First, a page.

Mixed anxious-depressive disorder: causes and symptoms
Anxiety disorders are the most prevalent in the general population. After them would go the depressive disorders. Traditionally it has been observed from the psychology that both types of disorder have many elements in common, being frequent that a situation of prolonged anxiety ends up generating depressive symptoms and vice versa.
But in a large number of people features of both depression and anxiety simultaneously appear, can be classified as cases of mixed anxiety-depressive disorder .
Depression and anxiety: aspects in common
The link between depressive and anxious problems is a well-known circumstance for psychological and psychiatric research. In clinical practice, rarely occurs purely , being very frequent that the depressed subjects end up developing anxiety problems. That is why in research it has been common to try to find out in which concrete aspects they are similar and in which they diverge.
One of the main elements in common between anxiety and depression is that in both there is a high level of negative affect. In other words, both disorders share the fact that both show a high level of emotional pain, irritability, discomfort and feelings of guilt and low mood.
Another common point is that in both cases people are suffering due to the consideration that they are not, will or would be able to face life or concrete circumstances of it, suffering a deep feeling of helplessness and presenting low self-esteem.
However, in depression, in addition to the high negative effect, we would also find ourselves with a low positive affect, something that would not occur in anxiety. It is what produces anhedonia and lack of energy and vital thrust. This circumstance does not appear in pure anxiety.
Something specific to anxiety that does not occur in depression (with the exception of some subtypes such as the one with psychotic symptoms) is hyperactivation. People with anxiety they notice a powerful increase in arousal , a "rush" of energy coming from the anticipation of possible damages, to which they can not give practical exit. This does not happen in depression, in which in fact the energy level of the person tends to decrease.
These are some of the elements in which depression and anxiety are similar or different . But what happens when both types of problem appear at the same time? What is the mixed anxious-depressive disorder?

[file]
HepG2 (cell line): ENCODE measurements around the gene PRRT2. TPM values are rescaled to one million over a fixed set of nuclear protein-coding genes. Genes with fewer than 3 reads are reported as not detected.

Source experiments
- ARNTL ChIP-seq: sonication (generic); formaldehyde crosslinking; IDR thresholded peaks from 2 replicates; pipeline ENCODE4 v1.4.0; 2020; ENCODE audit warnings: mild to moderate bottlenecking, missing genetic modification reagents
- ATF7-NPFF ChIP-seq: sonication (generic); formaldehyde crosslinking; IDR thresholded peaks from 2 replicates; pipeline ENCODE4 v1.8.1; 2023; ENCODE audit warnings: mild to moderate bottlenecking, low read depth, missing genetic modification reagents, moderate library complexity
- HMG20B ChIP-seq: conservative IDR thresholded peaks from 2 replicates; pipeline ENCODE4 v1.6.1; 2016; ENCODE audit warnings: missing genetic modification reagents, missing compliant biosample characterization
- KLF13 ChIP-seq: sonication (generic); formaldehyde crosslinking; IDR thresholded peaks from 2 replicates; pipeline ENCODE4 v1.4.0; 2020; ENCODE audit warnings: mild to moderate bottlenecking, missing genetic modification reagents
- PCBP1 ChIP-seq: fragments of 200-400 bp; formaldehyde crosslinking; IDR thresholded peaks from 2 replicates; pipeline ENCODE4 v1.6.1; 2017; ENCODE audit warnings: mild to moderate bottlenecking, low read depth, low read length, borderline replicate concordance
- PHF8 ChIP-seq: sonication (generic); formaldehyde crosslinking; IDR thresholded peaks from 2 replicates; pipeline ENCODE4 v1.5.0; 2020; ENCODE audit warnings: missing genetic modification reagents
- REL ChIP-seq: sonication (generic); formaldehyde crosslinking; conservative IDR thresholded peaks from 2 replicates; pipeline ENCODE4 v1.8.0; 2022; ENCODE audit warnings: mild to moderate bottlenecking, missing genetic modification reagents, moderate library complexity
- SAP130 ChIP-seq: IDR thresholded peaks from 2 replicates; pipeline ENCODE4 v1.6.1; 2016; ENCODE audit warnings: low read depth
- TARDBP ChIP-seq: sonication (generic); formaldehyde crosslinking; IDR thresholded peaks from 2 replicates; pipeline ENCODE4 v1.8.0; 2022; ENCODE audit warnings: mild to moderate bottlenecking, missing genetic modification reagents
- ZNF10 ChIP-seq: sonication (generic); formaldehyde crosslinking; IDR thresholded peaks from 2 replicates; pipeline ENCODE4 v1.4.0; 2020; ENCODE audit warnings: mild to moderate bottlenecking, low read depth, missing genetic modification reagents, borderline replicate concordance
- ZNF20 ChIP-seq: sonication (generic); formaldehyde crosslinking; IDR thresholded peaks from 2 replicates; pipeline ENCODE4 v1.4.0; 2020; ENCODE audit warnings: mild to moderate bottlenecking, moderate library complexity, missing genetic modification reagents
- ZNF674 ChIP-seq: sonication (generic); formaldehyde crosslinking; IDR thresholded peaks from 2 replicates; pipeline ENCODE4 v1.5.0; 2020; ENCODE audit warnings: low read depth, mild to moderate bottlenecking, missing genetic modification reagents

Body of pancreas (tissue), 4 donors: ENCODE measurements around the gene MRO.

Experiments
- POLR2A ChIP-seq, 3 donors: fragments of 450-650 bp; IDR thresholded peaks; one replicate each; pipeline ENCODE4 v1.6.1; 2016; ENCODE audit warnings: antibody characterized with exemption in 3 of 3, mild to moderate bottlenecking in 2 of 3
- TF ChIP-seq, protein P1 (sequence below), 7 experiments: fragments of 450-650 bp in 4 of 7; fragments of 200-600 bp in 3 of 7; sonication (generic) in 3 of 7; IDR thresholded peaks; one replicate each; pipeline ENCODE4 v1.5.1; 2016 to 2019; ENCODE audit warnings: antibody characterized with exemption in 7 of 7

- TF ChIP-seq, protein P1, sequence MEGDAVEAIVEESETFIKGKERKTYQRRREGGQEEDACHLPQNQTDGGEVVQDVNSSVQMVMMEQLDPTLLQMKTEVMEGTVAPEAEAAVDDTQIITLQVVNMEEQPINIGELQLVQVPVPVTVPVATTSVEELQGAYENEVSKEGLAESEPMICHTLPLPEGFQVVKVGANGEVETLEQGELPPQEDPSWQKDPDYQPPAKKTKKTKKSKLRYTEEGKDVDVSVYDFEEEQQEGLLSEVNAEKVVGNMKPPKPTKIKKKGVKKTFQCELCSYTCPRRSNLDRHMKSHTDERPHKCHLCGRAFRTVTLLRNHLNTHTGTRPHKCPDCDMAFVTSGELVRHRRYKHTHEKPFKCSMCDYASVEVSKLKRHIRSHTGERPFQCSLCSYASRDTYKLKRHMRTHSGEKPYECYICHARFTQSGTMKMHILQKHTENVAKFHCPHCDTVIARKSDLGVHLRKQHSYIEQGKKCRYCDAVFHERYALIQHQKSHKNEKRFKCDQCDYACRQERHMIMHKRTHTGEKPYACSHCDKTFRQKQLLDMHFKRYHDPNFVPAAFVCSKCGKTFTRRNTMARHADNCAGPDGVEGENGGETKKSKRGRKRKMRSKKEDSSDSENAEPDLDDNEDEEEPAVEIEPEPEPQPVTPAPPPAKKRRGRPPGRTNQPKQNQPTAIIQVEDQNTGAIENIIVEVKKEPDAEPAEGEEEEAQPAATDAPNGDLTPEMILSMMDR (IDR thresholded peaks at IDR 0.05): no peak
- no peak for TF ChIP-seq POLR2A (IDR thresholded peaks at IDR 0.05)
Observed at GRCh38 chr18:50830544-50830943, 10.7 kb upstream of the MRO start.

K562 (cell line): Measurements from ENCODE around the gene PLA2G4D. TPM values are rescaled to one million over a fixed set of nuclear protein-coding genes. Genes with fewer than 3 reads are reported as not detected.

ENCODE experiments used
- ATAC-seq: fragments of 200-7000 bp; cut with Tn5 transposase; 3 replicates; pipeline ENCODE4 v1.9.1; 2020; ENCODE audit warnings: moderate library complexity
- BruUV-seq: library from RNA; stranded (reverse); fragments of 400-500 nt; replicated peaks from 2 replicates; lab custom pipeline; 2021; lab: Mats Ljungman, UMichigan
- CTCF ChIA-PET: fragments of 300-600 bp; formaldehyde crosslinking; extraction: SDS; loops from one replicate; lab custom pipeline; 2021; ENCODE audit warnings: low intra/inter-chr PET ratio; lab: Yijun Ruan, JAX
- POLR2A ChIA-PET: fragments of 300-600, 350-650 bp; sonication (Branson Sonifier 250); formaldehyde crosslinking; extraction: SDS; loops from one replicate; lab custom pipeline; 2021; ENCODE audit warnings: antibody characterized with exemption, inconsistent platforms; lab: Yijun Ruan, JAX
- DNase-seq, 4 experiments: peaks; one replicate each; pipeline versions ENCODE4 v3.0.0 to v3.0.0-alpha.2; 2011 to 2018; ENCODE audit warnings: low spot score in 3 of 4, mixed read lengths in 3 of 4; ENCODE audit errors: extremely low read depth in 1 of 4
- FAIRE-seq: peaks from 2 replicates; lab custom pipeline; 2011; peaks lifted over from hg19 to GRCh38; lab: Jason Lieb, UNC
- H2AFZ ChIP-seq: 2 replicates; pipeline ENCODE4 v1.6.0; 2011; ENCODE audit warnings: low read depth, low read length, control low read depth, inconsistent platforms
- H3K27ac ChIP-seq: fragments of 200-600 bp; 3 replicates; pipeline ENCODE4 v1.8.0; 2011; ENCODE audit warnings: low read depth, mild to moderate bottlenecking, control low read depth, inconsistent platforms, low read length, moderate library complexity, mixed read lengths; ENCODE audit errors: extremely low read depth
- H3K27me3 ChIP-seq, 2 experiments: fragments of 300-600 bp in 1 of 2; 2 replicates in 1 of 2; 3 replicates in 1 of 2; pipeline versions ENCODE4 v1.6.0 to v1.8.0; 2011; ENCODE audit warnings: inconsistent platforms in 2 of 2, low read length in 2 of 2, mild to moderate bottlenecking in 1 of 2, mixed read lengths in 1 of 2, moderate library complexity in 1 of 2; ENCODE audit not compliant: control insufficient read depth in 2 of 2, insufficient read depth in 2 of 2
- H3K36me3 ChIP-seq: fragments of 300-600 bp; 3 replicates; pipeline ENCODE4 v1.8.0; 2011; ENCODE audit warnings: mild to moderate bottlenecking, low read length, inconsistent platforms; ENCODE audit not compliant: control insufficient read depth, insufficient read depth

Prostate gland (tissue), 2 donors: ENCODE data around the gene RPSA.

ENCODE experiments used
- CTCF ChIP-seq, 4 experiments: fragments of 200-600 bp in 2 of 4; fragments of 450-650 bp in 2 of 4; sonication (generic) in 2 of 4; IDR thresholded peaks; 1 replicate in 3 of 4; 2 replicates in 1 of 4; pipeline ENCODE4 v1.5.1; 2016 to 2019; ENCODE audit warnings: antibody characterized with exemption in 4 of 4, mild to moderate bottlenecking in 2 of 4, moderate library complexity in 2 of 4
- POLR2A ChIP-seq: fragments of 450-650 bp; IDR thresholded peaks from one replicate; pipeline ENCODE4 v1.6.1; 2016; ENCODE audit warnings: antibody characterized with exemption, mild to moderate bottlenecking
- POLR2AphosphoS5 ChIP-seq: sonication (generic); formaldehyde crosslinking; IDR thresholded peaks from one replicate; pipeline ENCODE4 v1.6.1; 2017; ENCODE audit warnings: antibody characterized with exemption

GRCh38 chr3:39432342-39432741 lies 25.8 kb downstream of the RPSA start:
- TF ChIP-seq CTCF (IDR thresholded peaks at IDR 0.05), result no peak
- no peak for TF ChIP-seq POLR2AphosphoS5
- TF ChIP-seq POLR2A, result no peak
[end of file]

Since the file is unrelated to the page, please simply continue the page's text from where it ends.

Mixed anxiety-depressive disorder: what is it?
The mixed anxious-depressive disorder is a type of disorder characterized by the combined presence of symptoms of both depression and anxiety , without having either of the two greater repercussions than the other.
Typical symptoms of this disorder include depressed mood and / or anhedonia that appear along with anguish, difficulty concentrating, tension and excessive and irrational worry . These symptoms must last at least two weeks or a month and should not be due to the experience of painful experiences or the presence of other disorders.
In addition, vegetative symptoms such as tremors, intestinal discomfort or tachycardia must occasionally appear. It would be symptoms that agree with a very high level of negative affect, appearing in part also the hyperactivation proper to anxious disorders and the low positive effect of depressants.
The diagnosis of mixed anxiety-depressive disorder
To diagnose mixed anxiety-depressive disorder the symptoms suffered can not meet all the necessary conditions to identify with either of the two Disorders may not be severe enough to make it necessary to make two diagnoses, one of depression and the other of anxiety.
Another characteristic, of great importance, is that both types of symptoms must appear in the same period. This consideration is important since it allows to distinguish This disorder leads to the appearance of anxious symptoms as a consequence of depression or depressive symptoms due to the persistence of depressive symptoms.
At a vital level, this disorder is experienced as distressing by those who suffer it, not being rare that those suffering from it end up developing a high irritability, autolytic thoughts, substance use as an escape route, deterioration of work or social environments, lack of Personal hygiene, insomnia, hyperphagia and hopelessness.